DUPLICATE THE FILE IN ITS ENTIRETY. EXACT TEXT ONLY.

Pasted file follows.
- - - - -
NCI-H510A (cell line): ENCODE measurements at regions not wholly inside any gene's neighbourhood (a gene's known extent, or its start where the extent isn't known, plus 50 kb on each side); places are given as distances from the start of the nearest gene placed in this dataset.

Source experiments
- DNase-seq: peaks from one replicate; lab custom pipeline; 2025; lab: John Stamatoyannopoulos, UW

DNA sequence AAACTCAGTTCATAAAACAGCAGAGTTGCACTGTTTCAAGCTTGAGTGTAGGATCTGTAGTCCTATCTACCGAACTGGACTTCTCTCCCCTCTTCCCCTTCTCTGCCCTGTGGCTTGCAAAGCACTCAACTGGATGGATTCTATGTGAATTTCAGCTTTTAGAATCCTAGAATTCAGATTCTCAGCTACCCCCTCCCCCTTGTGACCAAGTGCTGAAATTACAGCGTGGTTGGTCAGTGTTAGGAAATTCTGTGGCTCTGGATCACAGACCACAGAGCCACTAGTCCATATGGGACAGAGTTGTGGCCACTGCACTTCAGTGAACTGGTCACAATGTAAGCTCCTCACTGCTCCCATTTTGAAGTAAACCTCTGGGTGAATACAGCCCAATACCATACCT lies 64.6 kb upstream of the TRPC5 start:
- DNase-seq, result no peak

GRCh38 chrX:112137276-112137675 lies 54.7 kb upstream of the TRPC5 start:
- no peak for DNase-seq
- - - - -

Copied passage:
NCI-H510A (cell line): ENCODE measurements at regions not wholly inside any gene's neighbourhood (a gene's known extent, or its start where the extent isn't known, plus 50 kb on each side); places are given as distances from the start of the nearest gene placed in this dataset.

Source experiments
- DNase-seq: peaks from one replicate; lab custom pipeline; 2025; lab: John Stamatoyannopoulos, UW

DNA sequence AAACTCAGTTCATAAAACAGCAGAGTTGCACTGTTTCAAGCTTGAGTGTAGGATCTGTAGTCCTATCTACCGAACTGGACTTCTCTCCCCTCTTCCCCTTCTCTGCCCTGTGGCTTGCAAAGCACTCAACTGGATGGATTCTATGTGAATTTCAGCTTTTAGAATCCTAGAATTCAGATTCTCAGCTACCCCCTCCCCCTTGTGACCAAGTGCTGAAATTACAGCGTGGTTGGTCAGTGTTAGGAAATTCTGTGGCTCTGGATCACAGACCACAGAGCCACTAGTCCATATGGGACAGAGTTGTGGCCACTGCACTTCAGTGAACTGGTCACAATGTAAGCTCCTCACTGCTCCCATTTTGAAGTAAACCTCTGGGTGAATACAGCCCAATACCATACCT lies 64.6 kb upstream of the TRPC5 start:
- DNase-seq, result no peak

GRCh38 chrX:112137276-112137675 lies 54.7 kb upstream of the TRPC5 start:
- no peak for DNase-seq